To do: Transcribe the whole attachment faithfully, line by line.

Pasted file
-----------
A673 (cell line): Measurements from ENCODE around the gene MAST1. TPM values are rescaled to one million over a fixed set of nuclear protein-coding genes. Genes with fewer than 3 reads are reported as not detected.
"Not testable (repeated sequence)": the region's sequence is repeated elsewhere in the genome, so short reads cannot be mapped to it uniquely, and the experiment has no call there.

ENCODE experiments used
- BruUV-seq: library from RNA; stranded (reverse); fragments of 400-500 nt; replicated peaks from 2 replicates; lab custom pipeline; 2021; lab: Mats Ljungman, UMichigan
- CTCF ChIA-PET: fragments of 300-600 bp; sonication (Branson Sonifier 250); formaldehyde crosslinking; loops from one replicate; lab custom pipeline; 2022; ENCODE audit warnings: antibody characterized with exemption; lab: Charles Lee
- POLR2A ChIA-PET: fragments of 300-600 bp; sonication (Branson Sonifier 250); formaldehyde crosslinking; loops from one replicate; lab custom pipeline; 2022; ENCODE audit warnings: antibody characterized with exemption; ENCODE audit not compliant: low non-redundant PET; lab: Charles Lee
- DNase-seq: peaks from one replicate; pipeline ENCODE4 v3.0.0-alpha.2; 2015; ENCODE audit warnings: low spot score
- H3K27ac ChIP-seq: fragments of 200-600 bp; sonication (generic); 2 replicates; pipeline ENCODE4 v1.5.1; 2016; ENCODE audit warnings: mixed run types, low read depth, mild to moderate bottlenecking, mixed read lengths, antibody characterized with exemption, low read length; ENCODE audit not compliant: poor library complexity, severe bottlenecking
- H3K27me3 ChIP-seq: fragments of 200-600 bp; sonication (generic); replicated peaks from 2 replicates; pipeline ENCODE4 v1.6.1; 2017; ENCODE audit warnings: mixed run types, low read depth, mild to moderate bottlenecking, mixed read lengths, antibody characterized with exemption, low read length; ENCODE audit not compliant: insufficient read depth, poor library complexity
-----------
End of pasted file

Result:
A673 (cell line): Measurements from ENCODE around the gene MAST1. TPM values are rescaled to one million over a fixed set of nuclear protein-coding genes. Genes with fewer than 3 reads are reported as not detected.
"Not testable (repeated sequence)": the region's sequence is repeated elsewhere in the genome, so short reads cannot be mapped to it uniquely, and the experiment has no call there.

ENCODE experiments used
- BruUV-seq: library from RNA; stranded (reverse); fragments of 400-500 nt; replicated peaks from 2 replicates; lab custom pipeline; 2021; lab: Mats Ljungman, UMichigan
- CTCF ChIA-PET: fragments of 300-600 bp; sonication (Branson Sonifier 250); formaldehyde crosslinking; loops from one replicate; lab custom pipeline; 2022; ENCODE audit warnings: antibody characterized with exemption; lab: Charles Lee
- POLR2A ChIA-PET: fragments of 300-600 bp; sonication (Branson Sonifier 250); formaldehyde crosslinking; loops from one replicate; lab custom pipeline; 2022; ENCODE audit warnings: antibody characterized with exemption; ENCODE audit not compliant: low non-redundant PET; lab: Charles Lee
- DNase-seq: peaks from one replicate; pipeline ENCODE4 v3.0.0-alpha.2; 2015; ENCODE audit warnings: low spot score
- H3K27ac ChIP-seq: fragments of 200-600 bp; sonication (generic); 2 replicates; pipeline ENCODE4 v1.5.1; 2016; ENCODE audit warnings: mixed run types, low read depth, mild to moderate bottlenecking, mixed read lengths, antibody characterized with exemption, low read length; ENCODE audit not compliant: poor library complexity, severe bottlenecking
- H3K27me3 ChIP-seq: fragments of 200-600 bp; sonication (generic); replicated peaks from 2 replicates; pipeline ENCODE4 v1.6.1; 2017; ENCODE audit warnings: mixed run types, low read depth, mild to moderate bottlenecking, mixed read lengths, antibody characterized with exemption, low read length; ENCODE audit not compliant: insufficient read depth, poor library complexity